Muffing the Bounce
Charles Krauthammer explains why he thinks Kerry got no “bounce” from the convention.
The Democrats and their pollsters will tell you this is because the electorate has already made up its mind. But if that is the case, why are they campaigning? Why have a convention in the first place? In reality, at least 10 percent of the population is undecided, and John Kerry’s convention appears to have gotten none of them.
The explanation that respects the intelligence of the American people is that Kerry had nothing to say. Well, one thing: Vietnam. His entire speech, the entire convention, was a celebration of his military service. The salute. The band of brothers. The Swift boat metaphors. The attribution of everything — from religious values to foreign policy wisdom — to Kerry’s five-month stint in Vietnam 35 years ago.
The whole claim is, of course, ex post facto disingenuousness. For all his fawning imitation of John F. Kennedy, Kerry missed the central irony: Who was it that sent Kerry and the others into the disastrous Vietnam War if not Kennedy (Navy and Marine Corps Medal), Lyndon Johnson (Silver Star) and an entire political establishment that had served in World War II and Korea?
Yes, Vietnam service gives Kerry a credential for high office. But beyond that, what is there? His biography, as presented to the world, was this: He was born, went to Vietnam and is now running for president. Just about his entire adult life is a 30-year void. The hagiographic film at the convention omitted his first entry into politics (his failed run for Congress in 1972, an attempt to cash in immediately on his Vietnam/antiwar service). There was no mention of the fact that his first elected office was as Michael Dukakis’s lieutenant governor. And practically nothing was said about his 20 years of deeply unmemorable service in the Senate.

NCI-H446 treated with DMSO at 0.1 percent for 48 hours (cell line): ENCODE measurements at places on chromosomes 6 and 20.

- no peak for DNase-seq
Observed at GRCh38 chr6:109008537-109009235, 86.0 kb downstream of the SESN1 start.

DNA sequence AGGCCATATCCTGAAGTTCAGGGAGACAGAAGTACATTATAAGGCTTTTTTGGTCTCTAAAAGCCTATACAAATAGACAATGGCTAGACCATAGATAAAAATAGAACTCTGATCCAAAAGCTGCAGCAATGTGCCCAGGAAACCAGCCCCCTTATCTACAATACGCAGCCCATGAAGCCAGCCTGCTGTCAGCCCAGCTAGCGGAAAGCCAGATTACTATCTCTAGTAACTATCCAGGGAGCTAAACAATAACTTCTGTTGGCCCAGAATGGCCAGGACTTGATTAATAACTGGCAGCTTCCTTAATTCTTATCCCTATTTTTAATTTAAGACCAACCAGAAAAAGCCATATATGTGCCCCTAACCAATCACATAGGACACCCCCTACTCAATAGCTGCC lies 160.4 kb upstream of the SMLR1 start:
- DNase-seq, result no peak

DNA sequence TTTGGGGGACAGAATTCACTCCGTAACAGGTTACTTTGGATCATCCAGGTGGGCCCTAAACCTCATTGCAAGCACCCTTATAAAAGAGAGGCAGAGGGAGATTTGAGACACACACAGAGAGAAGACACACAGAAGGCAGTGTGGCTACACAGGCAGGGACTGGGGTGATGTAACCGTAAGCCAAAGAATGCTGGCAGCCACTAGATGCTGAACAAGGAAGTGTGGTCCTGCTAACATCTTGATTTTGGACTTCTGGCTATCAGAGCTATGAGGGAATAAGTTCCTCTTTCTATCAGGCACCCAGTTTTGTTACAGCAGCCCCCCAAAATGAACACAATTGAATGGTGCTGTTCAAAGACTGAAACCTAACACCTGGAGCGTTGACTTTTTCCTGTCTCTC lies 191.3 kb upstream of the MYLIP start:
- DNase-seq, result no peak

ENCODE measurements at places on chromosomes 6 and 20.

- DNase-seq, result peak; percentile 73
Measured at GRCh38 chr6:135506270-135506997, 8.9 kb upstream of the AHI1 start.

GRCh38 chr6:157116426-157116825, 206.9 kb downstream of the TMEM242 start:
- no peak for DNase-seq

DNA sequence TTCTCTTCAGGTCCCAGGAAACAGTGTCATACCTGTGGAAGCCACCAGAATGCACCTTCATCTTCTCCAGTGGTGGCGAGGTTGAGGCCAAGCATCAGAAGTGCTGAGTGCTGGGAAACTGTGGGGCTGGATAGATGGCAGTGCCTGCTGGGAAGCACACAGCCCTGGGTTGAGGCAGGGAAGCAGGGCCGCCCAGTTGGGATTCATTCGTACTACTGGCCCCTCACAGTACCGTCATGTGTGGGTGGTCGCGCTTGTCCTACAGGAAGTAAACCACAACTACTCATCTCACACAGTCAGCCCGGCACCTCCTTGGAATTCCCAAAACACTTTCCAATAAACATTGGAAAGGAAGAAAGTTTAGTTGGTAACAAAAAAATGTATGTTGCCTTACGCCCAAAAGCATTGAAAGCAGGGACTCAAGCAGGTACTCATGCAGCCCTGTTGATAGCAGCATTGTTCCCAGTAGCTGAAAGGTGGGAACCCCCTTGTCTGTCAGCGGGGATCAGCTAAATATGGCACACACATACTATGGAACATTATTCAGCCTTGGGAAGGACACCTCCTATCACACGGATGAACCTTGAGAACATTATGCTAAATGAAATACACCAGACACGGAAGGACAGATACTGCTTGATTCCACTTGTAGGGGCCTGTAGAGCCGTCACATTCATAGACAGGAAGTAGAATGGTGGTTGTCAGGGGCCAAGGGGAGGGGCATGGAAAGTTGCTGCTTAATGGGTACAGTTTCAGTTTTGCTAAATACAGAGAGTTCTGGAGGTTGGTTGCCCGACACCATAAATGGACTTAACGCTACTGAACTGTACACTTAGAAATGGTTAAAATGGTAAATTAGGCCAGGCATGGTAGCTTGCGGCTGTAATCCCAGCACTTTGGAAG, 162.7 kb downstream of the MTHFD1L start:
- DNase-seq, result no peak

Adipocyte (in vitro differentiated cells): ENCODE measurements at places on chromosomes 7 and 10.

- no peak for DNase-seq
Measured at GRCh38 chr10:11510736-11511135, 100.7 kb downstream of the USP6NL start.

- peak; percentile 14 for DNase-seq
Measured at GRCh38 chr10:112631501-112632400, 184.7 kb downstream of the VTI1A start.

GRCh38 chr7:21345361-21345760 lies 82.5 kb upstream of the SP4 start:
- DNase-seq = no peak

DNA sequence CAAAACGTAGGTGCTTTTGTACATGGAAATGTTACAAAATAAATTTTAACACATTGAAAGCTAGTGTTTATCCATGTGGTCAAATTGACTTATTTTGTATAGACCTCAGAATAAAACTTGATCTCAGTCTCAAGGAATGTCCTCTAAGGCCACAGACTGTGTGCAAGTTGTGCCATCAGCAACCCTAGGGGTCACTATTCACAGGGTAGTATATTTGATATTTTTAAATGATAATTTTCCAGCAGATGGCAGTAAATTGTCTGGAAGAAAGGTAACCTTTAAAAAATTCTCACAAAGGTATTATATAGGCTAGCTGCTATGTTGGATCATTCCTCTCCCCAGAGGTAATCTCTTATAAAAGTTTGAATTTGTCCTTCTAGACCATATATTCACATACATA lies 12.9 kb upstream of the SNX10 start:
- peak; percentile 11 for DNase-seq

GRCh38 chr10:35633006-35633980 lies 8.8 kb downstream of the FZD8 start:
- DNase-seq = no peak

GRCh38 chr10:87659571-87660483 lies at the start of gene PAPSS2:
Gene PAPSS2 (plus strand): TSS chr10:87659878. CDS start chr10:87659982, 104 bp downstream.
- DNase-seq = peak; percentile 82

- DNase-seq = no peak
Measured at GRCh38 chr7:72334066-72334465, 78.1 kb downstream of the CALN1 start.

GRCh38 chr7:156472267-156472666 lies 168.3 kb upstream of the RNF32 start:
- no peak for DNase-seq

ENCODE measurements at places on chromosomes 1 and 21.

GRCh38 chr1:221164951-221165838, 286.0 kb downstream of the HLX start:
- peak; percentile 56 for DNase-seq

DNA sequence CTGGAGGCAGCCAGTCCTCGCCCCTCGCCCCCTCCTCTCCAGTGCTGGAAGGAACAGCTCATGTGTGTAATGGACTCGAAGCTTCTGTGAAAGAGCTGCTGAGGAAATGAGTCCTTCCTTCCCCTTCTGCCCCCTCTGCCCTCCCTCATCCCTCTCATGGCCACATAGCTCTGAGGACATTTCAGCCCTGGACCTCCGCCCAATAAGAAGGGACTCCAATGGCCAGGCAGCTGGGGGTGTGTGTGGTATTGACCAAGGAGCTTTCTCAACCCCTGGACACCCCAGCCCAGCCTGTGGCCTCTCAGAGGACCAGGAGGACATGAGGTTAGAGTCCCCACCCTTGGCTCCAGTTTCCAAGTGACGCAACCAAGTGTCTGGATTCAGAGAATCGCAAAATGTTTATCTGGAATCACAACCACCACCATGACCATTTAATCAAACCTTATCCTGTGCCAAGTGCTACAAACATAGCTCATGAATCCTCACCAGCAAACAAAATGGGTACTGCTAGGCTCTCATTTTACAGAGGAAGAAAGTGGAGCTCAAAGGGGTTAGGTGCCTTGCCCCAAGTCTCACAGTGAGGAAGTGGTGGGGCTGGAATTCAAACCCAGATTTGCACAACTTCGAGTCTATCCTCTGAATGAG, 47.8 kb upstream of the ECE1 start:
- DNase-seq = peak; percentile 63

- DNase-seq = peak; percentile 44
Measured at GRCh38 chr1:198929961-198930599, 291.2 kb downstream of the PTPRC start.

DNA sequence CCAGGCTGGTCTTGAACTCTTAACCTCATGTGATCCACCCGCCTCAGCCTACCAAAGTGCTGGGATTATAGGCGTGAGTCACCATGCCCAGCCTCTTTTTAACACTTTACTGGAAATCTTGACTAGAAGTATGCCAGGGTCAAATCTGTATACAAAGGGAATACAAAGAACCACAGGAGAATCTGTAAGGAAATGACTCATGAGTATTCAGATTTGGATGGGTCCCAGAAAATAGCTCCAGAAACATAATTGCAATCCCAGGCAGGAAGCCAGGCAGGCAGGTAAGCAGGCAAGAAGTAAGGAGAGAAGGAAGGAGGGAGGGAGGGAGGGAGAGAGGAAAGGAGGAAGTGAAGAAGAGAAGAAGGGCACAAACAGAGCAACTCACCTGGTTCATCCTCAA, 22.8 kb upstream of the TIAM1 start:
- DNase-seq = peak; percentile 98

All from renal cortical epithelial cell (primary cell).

The convention gave no bounce because it consisted of but two elements: Vietnam, plus attacks on the president. The press swallowed the claim that the convention, following a directive from on high, was not negative. In fact, that meant simply that Al Gore was not to repeat his charges that the Bush administration is allied with “digital brownshirts” and running a “gulag.” And that Bush was not to be attacked by name. But the themes were transparently negative: We are not the party that misleads you into war. We are not the party that trashes the Constitution. We are not the party that acts unilaterally. And my favorite, because of its Escher-like yogiism: We are not the party that divides the country — as opposed to those lying, Constitution-trashing, unilateralist Republican cowboys.
None of this is out of bounds, mind you. It is simply politically stupid. It does not work. Why? Because the political market has, as they say on Wall Street, already discounted these negatives. The people have already registered all the bad news of the past six months that has sent Bush’s approval ratings plummeting.